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Prized Rugs From the Roof of the World

Decor: Simple, supple, laboriously handmade Tibetan carpets are finding a growing market in the West.


At first glance, the link between global politics and home decor might not be obvious. But in fact, the two always have been linked. The opening of trade with Japan in the 18th century caused a frenzy in Europe for motifs and designs of "Japonaiserie"; Britons with links to India in the 19th century decorated their houses with wicker and paisley.

Today, events in Eastern Europe and Central Asia have opened previously closed borders and brought new attention to parts of the world once shrouded from outsiders.

Among today's hot spots is Tibet--in the news as celebrities such as Richard Gere and Harrison Ford campaign for its freedom from China. And as Western interest increases and trade barriers erode, Tibet and neighboring Nepal are beginning to enter the global marketplace with their distinctive carpets.

For centuries, Tibetans have spun the wool from their mountain sheep--which thrive at 14,000 feet above sea level--into simple, supple rugs. They use the rugs as saddle blankets, as sleeping mats and as temple decorations.

Until recently, the rugs were rare in the West, and the ones that could be found were mostly antique and prized as collectibles. Isolated by geography and by its own desire, Tibet tried to turn its back on West and East. But during the last 200 years, it was invaded by Indians, the British and the Chinese, all with various trade interests in mind. Ultimately it came under the domain of China.

With the downfall of communism and the Soviet Union, and some economic liberalization on the part of the Chinese, trade possibilities have again opened up in the 1990s for places such as Tajikistan, Turkmenistan, Uzbekistan, Pakistan, Nepal and Tibet.

So Tibetan rugs are creeping underfoot in the West. Although there is a small output of rugs from Tibet, most are made by Tibetan refugees and Nepalese in neighboring Nepal.

The rugs are unusual for three reasons: the wool, the knots and the designs.

"The thing with Tibetan wool is the way the sheep are raised," says Jamey Levinson, a sales associate at Alex Cooper Oriental Rugs in Towson, Md., as he pats a brightly colored Tibetan carpet in the showroom.

The altitude and the dryness and barrenness of the terrain mean the sheep must be extremely hardy. "Their coats are different," Levinson says. "The wool has a very high degree of lanolin that makes it soft, like a sweater. And it resists stains as well."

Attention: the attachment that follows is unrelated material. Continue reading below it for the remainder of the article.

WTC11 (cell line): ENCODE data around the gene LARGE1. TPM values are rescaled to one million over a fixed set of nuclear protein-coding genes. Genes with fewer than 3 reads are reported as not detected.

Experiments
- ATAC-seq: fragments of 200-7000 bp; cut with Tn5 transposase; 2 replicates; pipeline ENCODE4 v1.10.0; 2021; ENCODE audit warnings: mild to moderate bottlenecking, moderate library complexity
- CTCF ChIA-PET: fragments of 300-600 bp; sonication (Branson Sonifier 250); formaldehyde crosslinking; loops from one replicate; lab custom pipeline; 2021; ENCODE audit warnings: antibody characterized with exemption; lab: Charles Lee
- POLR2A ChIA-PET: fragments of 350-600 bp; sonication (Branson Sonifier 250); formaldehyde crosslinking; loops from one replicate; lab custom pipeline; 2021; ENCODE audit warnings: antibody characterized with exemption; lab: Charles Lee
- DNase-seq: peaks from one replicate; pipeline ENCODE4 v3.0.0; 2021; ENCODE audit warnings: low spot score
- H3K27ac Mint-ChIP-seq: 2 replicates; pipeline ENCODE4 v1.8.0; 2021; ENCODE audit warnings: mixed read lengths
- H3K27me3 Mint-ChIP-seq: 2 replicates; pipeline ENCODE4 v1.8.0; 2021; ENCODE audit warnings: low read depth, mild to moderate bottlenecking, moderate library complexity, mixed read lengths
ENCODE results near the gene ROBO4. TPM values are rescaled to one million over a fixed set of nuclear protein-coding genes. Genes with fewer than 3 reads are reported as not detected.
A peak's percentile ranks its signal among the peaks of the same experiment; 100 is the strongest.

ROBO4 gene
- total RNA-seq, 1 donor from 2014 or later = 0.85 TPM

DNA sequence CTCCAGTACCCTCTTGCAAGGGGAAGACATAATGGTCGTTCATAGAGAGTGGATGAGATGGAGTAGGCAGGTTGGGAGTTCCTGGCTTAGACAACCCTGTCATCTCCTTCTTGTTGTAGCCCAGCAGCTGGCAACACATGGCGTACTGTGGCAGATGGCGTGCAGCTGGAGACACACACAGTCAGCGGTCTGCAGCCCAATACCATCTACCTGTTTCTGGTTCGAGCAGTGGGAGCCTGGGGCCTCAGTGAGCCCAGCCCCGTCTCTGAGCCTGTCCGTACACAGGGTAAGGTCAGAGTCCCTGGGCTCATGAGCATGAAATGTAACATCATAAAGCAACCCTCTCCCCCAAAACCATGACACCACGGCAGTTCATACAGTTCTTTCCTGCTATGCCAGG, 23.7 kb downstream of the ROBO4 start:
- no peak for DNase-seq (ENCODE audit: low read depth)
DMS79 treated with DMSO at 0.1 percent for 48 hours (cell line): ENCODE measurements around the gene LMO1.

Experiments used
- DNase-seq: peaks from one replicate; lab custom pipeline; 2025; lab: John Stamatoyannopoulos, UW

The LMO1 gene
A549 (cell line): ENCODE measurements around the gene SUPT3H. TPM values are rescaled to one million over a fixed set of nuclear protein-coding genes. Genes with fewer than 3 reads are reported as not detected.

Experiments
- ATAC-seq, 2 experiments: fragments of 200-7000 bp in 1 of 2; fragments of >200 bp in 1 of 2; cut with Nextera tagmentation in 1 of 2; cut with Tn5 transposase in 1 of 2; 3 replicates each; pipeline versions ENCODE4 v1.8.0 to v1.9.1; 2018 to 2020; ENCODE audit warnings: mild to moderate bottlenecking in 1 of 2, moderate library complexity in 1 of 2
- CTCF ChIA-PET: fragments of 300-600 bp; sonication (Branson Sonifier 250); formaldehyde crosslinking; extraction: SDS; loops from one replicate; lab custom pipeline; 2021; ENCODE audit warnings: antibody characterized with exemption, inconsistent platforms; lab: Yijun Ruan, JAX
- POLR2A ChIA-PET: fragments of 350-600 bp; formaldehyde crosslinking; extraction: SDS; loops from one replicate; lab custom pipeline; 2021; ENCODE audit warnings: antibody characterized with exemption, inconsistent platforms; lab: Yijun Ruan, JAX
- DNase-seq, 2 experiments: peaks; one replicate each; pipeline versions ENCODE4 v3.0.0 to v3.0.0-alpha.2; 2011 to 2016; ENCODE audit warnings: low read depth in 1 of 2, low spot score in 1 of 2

The knots used to tie the pile to the warp threads in Tibetan rugs are called "sennah loops." Janice Summers, a Canadian Oriental rug expert and author of "Oriental Rugs: The Illustrated Buyers Guide" (Crown, 1994, $45), describes the process: "Instead of cutting the yarn after each individual knot, the yarn is looped around consecutive pairs of warp threads and then around (a metal rod). After the row has been completed, a knife is run along the rod, cutting the pile. This gives the pile a ridged appearance."

The rugs also are designed more simply and use fewer colors than the traditional Persian, Turkish, Pakistani or Indian Oriental rugs. A Tibetan rug may have just two colors, Levinson says, compared with 15 to 20 for a Pakistani design.

It takes about four months to weave and ship a carpet, Levinson says, and because Tibet and Nepal's part of the world is still so isolated, and so far from any ocean, many of its carpets are shipped air freight. Prices range from about $2,000 to about $4,800 for an 8-by-12-foot rug, he says.

One of the major players in the field is Tufenkian Tibetan Carpets, based in New York. Founder James Tufenkian "identified the opportunity to take Tibetan carpets and really create a market for them," says Josh Brooks, the company's special projects manager.

Tufenkian's Tibetan carpets are made in Nepal by Tibetan refugees and by Nepalese. The company has a team in the United States that creates most of the designs.

The company employs Jampa Tenzing, a Tibetan from Nepal who is a master weaver and helps coordinate designing, creating and marketing the carpets. Tenzing, 36, was born on the border of Nepal and Tibet and learned from his family how to weave. He estimates that 50% to 60% of the population of Nepal is involved in rug-making.

"To finish one rug, it has so many processes," he says. "There's the washing, the carding, the dying, the weaving--and all of it's done by hand. It takes about 3,000 hours to make one rug."

Making the rugs is a matter of survival for the Tibetans and the Nepalese they have taught, Tenzing says. Both countries are relatively poor. A growing market for the rugs means an influx of hard currency and possibly a higher standard of living.

The rugs are prized for their simplicity and subtle colors. "They've become a form of primitive art," says Qadir Khalje, of Khalje Oriental Rug Gallery in Cockeysville, Md.

"Tibetan rugs today are woven with a little bit different flavor," says Zubair Mohamed, president of Sennah Knot Fine Oriental Rugs of Baltimore. "Instead of the Chinese symbols of the old rugs, they're using arts and crafts designs, taking the old Persian designs and enlarging them--they're bigger, bolder designs. But the tones are very muted."

Umber, tobacco, brick and pale and dark green are common colors. "It makes it easier for [the rugs] to work with different kinds of furniture," Mohamed says. "The designs are not so busy, so they work better with prints and patterns. The design industry tends to like that."

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